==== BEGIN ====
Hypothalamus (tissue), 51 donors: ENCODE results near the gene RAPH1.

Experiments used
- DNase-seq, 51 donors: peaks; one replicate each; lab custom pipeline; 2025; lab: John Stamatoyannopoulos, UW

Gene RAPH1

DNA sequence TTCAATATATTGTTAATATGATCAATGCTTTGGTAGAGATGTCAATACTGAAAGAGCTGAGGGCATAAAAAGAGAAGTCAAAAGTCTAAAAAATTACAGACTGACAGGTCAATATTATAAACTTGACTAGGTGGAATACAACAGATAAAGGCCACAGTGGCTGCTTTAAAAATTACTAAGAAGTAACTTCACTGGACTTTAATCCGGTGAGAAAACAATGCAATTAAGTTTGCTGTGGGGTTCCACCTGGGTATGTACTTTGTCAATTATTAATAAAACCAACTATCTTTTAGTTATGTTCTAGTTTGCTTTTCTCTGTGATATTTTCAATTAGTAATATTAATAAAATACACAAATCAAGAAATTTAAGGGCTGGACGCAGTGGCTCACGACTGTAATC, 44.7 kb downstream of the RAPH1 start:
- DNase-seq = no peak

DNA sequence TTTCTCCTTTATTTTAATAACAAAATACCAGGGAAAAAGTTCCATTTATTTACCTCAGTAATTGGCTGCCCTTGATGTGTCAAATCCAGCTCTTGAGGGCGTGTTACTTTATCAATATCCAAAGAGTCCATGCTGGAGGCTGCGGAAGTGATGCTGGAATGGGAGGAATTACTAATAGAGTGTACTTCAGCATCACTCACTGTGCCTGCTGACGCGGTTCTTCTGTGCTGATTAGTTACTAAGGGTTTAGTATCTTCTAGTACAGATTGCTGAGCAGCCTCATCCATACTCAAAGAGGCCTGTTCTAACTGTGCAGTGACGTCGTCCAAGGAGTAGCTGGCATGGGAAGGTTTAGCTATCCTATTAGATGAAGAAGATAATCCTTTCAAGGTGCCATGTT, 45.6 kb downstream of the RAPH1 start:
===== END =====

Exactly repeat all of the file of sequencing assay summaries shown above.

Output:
Hypothalamus (tissue), 51 donors: ENCODE results near the gene RAPH1.

Experiments used
- DNase-seq, 51 donors: peaks; one replicate each; lab custom pipeline; 2025; lab: John Stamatoyannopoulos, UW

Gene RAPH1

DNA sequence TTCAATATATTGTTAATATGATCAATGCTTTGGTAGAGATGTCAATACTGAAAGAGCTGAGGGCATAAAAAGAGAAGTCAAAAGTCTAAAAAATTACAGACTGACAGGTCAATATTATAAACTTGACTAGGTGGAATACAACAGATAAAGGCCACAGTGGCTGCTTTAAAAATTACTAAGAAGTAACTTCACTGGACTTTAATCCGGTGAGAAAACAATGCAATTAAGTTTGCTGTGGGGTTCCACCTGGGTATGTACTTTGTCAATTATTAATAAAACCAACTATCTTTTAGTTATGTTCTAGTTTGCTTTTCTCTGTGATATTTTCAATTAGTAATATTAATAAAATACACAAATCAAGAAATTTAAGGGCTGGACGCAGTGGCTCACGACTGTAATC, 44.7 kb downstream of the RAPH1 start:
- DNase-seq = no peak

DNA sequence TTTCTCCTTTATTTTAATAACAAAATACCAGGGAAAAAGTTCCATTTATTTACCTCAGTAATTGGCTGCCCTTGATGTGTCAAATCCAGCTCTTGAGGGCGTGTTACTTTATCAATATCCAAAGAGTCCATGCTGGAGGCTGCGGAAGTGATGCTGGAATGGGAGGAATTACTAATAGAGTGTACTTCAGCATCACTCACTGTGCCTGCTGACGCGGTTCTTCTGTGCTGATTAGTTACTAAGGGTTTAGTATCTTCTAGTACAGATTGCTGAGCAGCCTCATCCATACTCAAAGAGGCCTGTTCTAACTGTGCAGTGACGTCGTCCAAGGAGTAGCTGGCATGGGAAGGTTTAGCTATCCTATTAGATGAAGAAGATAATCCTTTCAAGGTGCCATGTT, 45.6 kb downstream of the RAPH1 start: